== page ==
Here was the renowned courtier, Sir John Falstaff, the “friend of the mad prince and Poins,” the conqueror of Shrewsbury, the great wit, traveller, and leader of the fashion, writing to him, plain Robert Shallow, Esquire, in terms of familiarity, and promising a speedy visit. There was only one drawback to the justice’s delight. There was no time to make adequate preparations for so important an event, or to ensure such an attendance of influential neighbours as Master Shallow would have wished to overwhelm with the sight of his distinguished guest. The worthy Justice would have liked triumpha arches, rustic festivities, and bands of music. He would have gladly kept open house to all the gentry of the county for the occasion. Not that he was in the least degree a liberal man, or that he cared two pins for Sir John Falstaff personally. He was rather niggardly than otherwise; and fifty intervening years had not one whit blunted his recollection of one or two sound drubbings and many slights and sarcasms inflicted on him in youth by our knight. But, to compare lesser things with great, it is not to be supposed that noblemen and gentlemen who impoverish their exchequers and turn their country seats topsy-turvy for the reception of royal and princely visitors, on their triumphal progresses through a land, are actuated by a mere spirit of loyalty. A year’s rent-roll of the Carabas estates is not consumed in decorating the state chamber that His gracious Majesty or Her Serene Highness may enjoy a comfortable night’s rest; but that the satin hangings, the golden cornices, the encrusted bed-posts and the jewelled coal-scuttles, may be enumerated in the fashionable journals, and engraved in the Illustrated News; and remain in their integrity, to prove, to the envy of contemporaries and the admiration of posterity, that king or prince once honoured Carabas Castle by going to bed in it. The great Baron Reginald de Bouf does not marshal his eight hundred retainers in new scarlet surcoats with enormous badges displaying the ancestral device of the calf’s head richly embroidered in gold on the left arm, merely that King Richard Cour de Lion (who happens to be passing Torquilstone Castle on his way to York to negotiate a national loan with the great commercial house of Isaacs Brothers) shall be flattered by a delicate attention from a faithful subject. This consideration may have entered into the baron’s calculations; his lordship having daughters growing up whom he would like to place in posts of distinction about the person of Queen Berengaria, and a son in the church who can hardly aspire to a mitred abbacy without his majesty’s countenance. But the real and paramount motive is that Cedric the wealthy thane of Rotherwood, the haughty Templar Sir Brian de Bois Guilbert, (that conceited eastern traveller who is stopping at the Castle, and turns up his nose at all its primitive arrangements), Sir Philip de Malvoisin, the very reverend Prior Aymer, and indeed all the baron’s acquaintances and neighbours, down to the very woodland ragamuffins of Barnsdale and Sherwood, shall be impressed with the fact that the Torquilstone estates can muster an array of eight hundred men, and afford to clothe them in new scarlet and gold lace. If a man were to propose to present me with a piece of plate in consideration of my distinguished services to literature, I should accept the plate of course, and immediately turn it to some useful purpose. But my gratitude,—which I would be careful to express in the most glowing terms at my command,—would never blind me to the fact that my friend had been actuated less by a sense of my great merits as poet, historian and moral philosopher, than by a wish to see his name at the head of a subscription list, and to take the chair at a public dinner, ostensibly in my honour. Much as I hate digression, I will illustrate my meaning by a personal anecdote. I once found myself—Heaven knows how I got there!—in a little out-of-the-way Flemish village, which had been thrown into a state of commotion by the prospective opening of a partially completed line of railway, the first train of which was expected to stop at a little toy station in the vicinity. A peer of the realm, one of the directors of the company, and representative of a noble line of great antiquity, dating, in fact, from the very foundation of the Belgian monarchy, had signified his intention of assisting at the inaugural ceremony. The inhabitants of Tiddliwinckx resolved to greet him with an appropriate address. This was prepared by the Vicaire (with the kind permission of the Curé, who was himself, nevertheless, opposed to railways in the abstract as somewhat smacking of Protestantism), and carefully studied for delivery by the Bourgmestre. The station was tastefully decorated with flags, and the inhabitants mustered in large numbers in the stiffest of dark blue blouses and the snowiest of caps. The thrilling moment approached. The Bourgmestre paper in hand, was all trepidation, where indeed he was not trousers and shirt collar. The train signal was awaited with breathless anxiety. It was not given. A quarter of an hour—a second—another elapsed, and no train made its appearance. At length a pedestrian messenger arrived at an easy pace up the line, with the unwelcome tidings that an accident to the rails, some six miles distant, had brought the engine to a standstill, and the distinguished visitors had been compelled to retrace their way to Brussels. The Bourgmestre and his colleagues were in despair. The suspension of railway traffic was a matter of utter indifference to them: but they had missed the pleasure of talking to a count, and an eloquent address had been composed, and the difficulties of its orthography mastered, for nothing. The friends of the heartbroken Bourgmestre attempted to lead him away from the scene of his disappointment. But he refused to be moved or comforted. He had come there to read the address, and read it to somebody he would. I think rather than have gone home without delivering it he would have read it to the gend’arme on duty, or to the one Flemish railway porter who did not understand a word of the French language, in which the oration was supposed to be written. In a fortunate moment his eye fell upon me. A ray of hope illumined the previously sad bourgmestral countenance. After a brief conference with his colleagues, he approached me politely and inquired if “Monsieur was connected with the Railway Interest?” I replied that I had not that advantage. He expressed his regret that I should have been implicated in the common disappointment, and suggested, as some compensation, that I would perhaps like to hear the address which it had been his intention to deliver, had not unforeseen circumstances prevented. I declared that nothing would give me greater pleasure. The address was accordingly read to me. I replied in a neat speech, setting forth the advantages of railway communication, and the high position which, through its means, the enlightened community of Tiddliwinckx was destined to occupy in the civilised world; concluding by a compliment to the magistrate on his eloquence, and expressing my high sense of the honour he had done me in selecting me for its recipient. The bourgmestre was perfectly satisfied, and invited me to dinner.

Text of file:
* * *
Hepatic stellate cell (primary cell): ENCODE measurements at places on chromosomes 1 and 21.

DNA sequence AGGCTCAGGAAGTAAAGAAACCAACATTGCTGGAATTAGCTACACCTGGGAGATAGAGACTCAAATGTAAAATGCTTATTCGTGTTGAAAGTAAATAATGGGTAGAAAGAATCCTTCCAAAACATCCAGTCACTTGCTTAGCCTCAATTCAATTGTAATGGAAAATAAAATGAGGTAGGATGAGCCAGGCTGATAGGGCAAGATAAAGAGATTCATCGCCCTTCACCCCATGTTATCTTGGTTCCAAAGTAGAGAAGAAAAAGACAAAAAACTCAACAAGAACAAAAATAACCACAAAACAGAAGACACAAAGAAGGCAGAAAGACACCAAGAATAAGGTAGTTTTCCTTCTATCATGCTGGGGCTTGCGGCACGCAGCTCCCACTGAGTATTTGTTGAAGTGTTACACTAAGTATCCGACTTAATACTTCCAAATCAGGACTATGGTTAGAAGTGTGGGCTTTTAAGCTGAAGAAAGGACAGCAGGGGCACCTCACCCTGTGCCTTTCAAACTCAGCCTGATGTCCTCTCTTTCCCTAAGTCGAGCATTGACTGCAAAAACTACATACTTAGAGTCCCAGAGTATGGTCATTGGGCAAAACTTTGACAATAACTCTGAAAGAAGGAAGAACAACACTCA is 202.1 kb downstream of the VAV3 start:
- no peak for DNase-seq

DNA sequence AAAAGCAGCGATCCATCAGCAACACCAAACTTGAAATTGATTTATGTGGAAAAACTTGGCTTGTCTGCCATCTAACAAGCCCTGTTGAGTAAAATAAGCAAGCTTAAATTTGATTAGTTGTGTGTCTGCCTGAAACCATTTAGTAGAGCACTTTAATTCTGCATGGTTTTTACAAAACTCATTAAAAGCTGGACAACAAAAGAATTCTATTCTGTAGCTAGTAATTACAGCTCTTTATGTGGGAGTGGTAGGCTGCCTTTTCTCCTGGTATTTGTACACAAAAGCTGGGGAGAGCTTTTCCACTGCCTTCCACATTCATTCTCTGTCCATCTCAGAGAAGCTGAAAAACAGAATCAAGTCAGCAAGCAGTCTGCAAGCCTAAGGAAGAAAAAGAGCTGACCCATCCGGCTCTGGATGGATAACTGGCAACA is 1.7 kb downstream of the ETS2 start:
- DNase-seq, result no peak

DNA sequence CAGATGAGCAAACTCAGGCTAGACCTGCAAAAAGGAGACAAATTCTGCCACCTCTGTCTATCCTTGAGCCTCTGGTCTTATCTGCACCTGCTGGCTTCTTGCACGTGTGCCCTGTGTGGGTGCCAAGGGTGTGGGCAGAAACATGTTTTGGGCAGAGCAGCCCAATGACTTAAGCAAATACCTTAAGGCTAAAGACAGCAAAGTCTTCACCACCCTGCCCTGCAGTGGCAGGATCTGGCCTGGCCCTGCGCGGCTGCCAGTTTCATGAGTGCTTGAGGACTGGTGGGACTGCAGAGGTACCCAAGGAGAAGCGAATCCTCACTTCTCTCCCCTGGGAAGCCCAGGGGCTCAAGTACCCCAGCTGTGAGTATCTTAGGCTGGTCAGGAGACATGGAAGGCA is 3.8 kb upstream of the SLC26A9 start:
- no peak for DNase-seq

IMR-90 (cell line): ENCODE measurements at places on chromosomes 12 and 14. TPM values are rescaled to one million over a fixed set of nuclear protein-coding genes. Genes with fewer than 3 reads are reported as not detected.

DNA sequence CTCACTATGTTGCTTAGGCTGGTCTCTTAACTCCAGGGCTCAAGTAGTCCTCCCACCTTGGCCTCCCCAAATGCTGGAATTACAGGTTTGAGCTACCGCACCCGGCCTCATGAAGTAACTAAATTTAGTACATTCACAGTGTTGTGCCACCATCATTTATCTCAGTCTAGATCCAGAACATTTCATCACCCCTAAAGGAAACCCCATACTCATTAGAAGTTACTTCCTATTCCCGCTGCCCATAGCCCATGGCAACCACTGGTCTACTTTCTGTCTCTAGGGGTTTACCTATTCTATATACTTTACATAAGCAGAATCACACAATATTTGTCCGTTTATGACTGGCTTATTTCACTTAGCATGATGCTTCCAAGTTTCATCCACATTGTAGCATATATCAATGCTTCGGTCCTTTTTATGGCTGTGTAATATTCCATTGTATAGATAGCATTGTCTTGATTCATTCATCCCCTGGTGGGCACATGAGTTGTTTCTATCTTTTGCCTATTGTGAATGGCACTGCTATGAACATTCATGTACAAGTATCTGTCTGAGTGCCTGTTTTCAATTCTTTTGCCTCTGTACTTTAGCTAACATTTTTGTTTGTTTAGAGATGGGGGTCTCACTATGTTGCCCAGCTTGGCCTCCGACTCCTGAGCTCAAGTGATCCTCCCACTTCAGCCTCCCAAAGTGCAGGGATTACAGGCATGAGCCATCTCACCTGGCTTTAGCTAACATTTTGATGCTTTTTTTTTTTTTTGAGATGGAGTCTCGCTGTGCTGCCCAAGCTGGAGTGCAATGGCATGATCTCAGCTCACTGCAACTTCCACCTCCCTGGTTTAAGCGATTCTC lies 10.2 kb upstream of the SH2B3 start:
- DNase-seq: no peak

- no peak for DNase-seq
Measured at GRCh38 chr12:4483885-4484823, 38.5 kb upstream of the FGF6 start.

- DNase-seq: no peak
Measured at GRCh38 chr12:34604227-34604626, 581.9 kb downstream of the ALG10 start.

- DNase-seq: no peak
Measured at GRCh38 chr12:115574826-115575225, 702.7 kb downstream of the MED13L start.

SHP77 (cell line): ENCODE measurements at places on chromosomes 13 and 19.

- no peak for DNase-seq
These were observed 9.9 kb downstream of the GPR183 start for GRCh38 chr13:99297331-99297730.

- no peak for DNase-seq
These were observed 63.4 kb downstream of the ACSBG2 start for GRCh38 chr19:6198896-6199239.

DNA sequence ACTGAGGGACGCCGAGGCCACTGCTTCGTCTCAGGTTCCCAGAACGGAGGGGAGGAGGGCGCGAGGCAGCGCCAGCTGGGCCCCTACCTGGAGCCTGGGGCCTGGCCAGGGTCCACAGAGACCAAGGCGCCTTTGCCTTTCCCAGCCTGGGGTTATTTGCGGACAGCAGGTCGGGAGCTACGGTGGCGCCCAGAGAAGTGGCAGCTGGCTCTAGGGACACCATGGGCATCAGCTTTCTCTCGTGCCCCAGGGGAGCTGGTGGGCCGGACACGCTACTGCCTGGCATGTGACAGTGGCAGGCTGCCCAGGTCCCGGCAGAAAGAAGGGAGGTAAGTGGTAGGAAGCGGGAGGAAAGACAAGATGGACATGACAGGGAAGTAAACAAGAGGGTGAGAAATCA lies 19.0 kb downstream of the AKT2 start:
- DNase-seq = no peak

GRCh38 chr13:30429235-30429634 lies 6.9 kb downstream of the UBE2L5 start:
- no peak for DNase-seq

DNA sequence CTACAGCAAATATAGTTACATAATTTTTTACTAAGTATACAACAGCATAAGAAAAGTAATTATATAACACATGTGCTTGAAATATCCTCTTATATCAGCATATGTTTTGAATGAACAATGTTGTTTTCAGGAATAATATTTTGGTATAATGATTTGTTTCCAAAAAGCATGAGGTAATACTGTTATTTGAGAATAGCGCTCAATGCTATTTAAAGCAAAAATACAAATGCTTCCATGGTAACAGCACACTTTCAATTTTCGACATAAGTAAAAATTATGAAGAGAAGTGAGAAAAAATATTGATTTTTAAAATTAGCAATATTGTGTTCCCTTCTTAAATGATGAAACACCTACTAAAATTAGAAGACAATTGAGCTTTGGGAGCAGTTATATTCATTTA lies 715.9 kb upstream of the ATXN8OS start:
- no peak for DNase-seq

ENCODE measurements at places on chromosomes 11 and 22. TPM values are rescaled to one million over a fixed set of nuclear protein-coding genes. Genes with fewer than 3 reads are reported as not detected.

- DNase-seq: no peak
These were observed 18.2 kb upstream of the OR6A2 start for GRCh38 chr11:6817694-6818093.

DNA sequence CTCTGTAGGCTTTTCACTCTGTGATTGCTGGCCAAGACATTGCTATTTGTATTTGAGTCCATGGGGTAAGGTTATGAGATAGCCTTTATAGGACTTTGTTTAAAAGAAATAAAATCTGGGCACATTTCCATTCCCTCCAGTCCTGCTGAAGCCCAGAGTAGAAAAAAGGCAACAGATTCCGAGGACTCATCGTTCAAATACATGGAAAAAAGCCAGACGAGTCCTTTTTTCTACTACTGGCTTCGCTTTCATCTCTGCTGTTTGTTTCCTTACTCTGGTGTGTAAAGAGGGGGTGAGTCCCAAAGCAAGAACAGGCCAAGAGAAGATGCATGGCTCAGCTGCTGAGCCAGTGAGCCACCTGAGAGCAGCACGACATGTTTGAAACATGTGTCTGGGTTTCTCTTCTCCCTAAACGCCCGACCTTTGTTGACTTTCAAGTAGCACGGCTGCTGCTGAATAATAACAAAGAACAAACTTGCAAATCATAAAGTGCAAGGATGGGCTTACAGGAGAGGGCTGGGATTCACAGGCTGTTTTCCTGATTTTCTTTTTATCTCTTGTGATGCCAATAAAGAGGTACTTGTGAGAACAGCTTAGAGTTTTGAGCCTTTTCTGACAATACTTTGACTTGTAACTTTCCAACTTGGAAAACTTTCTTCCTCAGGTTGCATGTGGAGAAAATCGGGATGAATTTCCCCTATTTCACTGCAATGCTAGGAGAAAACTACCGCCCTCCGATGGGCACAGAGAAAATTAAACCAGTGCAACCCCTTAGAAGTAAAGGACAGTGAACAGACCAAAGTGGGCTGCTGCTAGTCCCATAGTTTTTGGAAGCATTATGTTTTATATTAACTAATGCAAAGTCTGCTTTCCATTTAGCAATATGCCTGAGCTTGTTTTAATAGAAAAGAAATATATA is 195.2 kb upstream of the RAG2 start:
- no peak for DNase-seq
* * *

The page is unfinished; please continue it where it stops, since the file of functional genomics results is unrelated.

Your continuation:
To return to Master Shallow. Immediately on the receipt of Sir John Falstaff’s letter, he sent messengers to his most influential neighbours, praying them on various pretexts to visit him in the morning. But he was singularly unfortunate. Justice Aguecheek (related to the Shallows through the Slender family) was gone to London on law business. Justice Greedye was invited to a great dinner on the following day, and was preparing for the event in the hands of his apothecary. Justice Trulliber was gone to attend the hog market at Taunton, and would be three days absent. Masters Woodcock and Westerne were on ill terms with each other, and with Master Shallow, on some business of litigation. It would be useless to invite either, especially the latter, who would be certain to receive any civil message with foul language and possible ill treatment of the bearer. It seemed likely that Sir John Falstaff’s visit would be wasted, like a rare dish prepared for an honoured guest who does not arrive, and which the family are fain to consume in dudgeon. Utter disappointment was prevented by the arrival of one Justice Silence—Master Shallow’s own cousin by marriage, who made his appearance punctually, at the hour appointed on the eventful morning. Master Silence was a dull man, and not given to converse or tale-bearing. But he would serve as a witness to his kinsman’s familiarity with the coming man. And while he would be able to confirm the heads of any narrative Master Shallow might choose to frame on the subject, his natural taciturnity would prevent him from contradicting any superadded details which his imaginative relation might choose to furnish for its embellishment.